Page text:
Voice/Vision Holocaust Survivor Oral History Archive

Ruth Muschkies Webber - February 2, 1987

German Occupation

When the Germans marched down the street do you remember any feelings of any sort, frightened, excited?

In a way it was maybe...kind of a relief from the fact that every time there was a little siren or something, we had to put on certain masks and run to the basement, because I guess they thought that maybe the city was going to be bombed before the German walked in. We used to have to spend the night in the basement, unfinished cellar. That wasn't very pleasant. So when the Germans walked in, we...what I remember of it is looking through the gate from our house and seeing the motorcycles that's what attracted me and I thought it was a very wonderful sight. The soldiers with their helmets on, on their motorcycles and uh, I didn't think it was anything that terrible at the time.

But your parents were upset?

My parents were very upset. The whole mood, the whole way of life, so suddenly changed.

When your father lost, back in the ghetto, when your father lost his business, this was when the ghetto was formed so he couldn't go out anymore to take pictures?

Right. Well, he was slowly things were taken away from him.

What did he do?

Well he still had to go into the studio you see, he still had to go in there so he was not home. He still was at the studio, but there was somebody else running his studio in a way.

Even after the ghettos?


Your father, was he taken away eventually?

I guess my father had maybe the foresight to see what was going to be happening or maybe he listened a little bit more carefully and believed a little bit more of the stories that were brought into the ghetto about what was happening in other cities. When a camp was being formed you see, once you had a place where to work, then you were safe. When a Jew had a place where to work and because we were in an industrial city, we had ironworks and making bricks and other things, then you felt that you were needed. There was another factory that was moving into our area which was in Bodzechów , I think it was, my mother said, electronics, a German firm and they needed a certain amount of people to work as laborers. Somehow my father was able to get himself as part of that group to have a place that he is working and my mother was signed up to be working in the kitchen. I didn't exist. You see children didn't have a place. He also made somehow arrangements, as I said we were in a position that with giving favors or other things to certain people you were able to get preferred treatment. To get this card that allowed you to be legally in town, or legally at a certain camp and you thought that you were safe. He was also able to get a card like this for that uncle of mine that came to town with his wife and child. But the wife and child I don't think were involved at the time but for him so he would be also safe. Well a few days before the wysiedlenie before our town was surrounded and the Jews were removed from the city, there was talk about it that it was going to take place. My father and mother were transported to the Bodzechów camp, and I was smuggled in there. But I was not counted. I was not a person that had a right to be there.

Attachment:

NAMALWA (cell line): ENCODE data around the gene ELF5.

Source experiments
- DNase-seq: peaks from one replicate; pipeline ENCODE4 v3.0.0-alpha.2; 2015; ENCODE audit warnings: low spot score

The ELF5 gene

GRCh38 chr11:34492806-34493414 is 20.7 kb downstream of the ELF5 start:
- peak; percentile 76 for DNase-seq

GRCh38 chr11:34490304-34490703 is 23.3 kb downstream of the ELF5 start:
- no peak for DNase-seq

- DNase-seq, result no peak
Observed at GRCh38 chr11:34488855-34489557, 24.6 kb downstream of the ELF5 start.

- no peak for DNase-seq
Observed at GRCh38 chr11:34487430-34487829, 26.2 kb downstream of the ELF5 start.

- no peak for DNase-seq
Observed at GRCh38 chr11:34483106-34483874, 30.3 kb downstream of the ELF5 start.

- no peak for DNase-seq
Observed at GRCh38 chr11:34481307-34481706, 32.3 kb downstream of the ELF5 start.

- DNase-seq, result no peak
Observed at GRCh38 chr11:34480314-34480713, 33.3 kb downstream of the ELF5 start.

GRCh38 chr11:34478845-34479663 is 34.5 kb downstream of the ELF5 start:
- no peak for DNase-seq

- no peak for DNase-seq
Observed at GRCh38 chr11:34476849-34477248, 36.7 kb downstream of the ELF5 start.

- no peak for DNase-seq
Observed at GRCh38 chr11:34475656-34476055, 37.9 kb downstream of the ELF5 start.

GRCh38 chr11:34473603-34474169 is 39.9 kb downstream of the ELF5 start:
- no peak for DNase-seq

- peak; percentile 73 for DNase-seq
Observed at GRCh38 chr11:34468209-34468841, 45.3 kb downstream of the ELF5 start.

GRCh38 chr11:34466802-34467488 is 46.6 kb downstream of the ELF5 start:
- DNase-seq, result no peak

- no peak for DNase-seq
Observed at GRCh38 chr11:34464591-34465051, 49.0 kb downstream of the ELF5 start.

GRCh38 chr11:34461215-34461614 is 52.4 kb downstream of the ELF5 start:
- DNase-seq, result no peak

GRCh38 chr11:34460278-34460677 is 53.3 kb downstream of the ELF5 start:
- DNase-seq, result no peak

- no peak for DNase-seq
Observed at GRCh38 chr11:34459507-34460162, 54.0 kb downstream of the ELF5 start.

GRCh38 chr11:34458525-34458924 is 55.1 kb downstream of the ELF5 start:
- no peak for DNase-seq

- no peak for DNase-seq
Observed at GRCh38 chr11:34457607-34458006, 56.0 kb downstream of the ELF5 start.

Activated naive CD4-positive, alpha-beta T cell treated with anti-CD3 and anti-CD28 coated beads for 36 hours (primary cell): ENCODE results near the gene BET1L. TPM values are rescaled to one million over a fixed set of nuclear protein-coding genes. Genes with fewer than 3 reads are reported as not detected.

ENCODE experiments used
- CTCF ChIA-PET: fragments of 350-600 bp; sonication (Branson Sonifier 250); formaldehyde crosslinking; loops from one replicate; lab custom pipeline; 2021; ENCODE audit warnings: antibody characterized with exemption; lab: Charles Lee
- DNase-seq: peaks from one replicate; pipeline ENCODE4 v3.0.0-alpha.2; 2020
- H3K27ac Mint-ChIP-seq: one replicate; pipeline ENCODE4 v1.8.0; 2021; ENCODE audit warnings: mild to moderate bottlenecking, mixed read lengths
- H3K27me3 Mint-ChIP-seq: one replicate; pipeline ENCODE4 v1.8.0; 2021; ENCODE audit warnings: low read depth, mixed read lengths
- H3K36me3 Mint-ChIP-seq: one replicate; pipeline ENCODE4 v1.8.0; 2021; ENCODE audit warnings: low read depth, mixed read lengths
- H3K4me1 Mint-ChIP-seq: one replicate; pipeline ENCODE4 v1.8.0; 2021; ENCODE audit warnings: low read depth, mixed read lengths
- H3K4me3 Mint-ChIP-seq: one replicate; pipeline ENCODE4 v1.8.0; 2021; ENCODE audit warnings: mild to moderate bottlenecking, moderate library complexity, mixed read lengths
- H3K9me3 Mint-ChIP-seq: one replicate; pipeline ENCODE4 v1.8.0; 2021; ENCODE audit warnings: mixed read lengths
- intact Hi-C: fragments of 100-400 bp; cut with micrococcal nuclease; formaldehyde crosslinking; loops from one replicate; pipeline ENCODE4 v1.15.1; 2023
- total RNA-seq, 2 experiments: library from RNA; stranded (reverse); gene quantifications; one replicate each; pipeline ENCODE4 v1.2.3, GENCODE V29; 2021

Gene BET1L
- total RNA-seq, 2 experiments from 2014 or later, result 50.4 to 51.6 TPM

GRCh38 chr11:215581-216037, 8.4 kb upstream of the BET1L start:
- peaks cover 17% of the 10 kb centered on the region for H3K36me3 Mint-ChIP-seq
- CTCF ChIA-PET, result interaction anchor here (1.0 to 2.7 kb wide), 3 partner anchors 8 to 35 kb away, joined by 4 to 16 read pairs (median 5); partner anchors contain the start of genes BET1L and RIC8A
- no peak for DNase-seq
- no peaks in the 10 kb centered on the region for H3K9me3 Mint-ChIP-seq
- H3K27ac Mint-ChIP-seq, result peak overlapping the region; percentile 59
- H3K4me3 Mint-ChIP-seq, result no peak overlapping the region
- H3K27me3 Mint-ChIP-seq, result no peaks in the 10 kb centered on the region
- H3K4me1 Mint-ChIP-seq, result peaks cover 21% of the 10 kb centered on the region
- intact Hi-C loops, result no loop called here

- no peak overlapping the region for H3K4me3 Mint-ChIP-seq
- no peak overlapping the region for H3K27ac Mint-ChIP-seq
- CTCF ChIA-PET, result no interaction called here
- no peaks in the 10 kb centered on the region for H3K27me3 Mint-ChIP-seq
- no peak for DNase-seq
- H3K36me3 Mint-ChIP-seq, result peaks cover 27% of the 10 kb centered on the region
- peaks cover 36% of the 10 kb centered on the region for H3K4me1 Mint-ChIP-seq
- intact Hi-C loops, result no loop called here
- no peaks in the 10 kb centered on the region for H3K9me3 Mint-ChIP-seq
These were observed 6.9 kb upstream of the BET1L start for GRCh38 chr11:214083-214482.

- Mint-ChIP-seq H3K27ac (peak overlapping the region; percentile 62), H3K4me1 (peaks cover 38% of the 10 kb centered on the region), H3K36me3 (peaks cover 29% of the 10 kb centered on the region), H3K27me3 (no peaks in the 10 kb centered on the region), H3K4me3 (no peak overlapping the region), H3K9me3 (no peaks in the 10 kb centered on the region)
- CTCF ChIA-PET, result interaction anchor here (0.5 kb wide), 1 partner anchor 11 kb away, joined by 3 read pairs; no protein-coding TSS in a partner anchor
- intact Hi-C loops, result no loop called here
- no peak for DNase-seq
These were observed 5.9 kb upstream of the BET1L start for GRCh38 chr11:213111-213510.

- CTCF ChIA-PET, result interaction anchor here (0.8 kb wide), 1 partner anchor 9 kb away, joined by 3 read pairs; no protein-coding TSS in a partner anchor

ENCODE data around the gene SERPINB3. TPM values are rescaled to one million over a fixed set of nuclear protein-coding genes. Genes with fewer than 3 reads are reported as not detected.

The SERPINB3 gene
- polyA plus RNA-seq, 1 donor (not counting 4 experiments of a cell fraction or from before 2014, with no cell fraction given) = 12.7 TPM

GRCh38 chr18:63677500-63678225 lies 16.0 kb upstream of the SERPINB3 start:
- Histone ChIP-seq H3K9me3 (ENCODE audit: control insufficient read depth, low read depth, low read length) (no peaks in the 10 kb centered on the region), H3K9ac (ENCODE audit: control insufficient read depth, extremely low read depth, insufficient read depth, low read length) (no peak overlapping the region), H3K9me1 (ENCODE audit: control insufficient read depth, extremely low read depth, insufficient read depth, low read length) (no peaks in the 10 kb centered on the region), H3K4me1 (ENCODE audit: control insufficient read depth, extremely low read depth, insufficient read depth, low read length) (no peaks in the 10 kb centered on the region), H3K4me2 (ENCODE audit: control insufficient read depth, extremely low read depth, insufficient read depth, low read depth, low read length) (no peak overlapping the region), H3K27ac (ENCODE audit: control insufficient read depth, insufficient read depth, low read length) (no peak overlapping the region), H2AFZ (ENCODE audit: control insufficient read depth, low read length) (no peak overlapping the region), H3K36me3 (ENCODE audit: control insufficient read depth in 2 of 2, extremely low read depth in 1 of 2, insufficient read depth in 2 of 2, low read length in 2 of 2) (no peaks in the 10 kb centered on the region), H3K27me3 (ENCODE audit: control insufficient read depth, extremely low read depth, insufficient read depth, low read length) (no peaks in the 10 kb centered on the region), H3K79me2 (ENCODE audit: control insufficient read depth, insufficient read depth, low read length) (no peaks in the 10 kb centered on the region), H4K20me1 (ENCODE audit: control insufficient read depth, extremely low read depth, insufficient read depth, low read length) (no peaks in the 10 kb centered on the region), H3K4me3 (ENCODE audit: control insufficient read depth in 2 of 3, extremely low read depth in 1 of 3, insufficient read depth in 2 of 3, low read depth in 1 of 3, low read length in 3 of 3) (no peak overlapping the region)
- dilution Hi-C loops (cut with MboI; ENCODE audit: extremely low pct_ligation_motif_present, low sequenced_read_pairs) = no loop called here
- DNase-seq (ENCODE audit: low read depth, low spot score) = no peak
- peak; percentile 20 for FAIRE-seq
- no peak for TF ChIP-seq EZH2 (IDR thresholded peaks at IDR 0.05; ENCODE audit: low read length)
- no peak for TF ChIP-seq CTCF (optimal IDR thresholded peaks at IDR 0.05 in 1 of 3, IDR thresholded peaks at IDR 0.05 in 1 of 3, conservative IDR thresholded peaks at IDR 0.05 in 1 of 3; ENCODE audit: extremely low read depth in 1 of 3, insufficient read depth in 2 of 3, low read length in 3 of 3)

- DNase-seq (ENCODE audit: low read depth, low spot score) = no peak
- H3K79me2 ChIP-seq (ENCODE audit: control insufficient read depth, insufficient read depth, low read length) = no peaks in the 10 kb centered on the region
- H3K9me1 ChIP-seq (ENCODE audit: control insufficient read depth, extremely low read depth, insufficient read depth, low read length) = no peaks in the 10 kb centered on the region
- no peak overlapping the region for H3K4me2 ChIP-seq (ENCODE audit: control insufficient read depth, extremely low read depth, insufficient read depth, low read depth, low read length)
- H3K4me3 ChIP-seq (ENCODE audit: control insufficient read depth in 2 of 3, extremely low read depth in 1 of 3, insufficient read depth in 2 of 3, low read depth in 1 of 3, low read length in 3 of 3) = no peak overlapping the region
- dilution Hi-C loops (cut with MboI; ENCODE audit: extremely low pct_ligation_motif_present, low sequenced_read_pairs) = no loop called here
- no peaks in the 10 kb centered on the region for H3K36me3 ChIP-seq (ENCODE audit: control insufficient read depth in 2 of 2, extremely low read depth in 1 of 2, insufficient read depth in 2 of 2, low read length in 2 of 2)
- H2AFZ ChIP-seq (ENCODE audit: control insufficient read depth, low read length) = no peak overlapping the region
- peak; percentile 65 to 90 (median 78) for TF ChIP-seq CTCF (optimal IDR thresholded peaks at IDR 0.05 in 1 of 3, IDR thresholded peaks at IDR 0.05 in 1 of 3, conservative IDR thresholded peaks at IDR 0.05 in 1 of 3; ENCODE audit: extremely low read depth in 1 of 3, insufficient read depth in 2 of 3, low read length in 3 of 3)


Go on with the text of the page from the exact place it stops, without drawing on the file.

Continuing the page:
© Board of Regents University of Michigan-Dearborn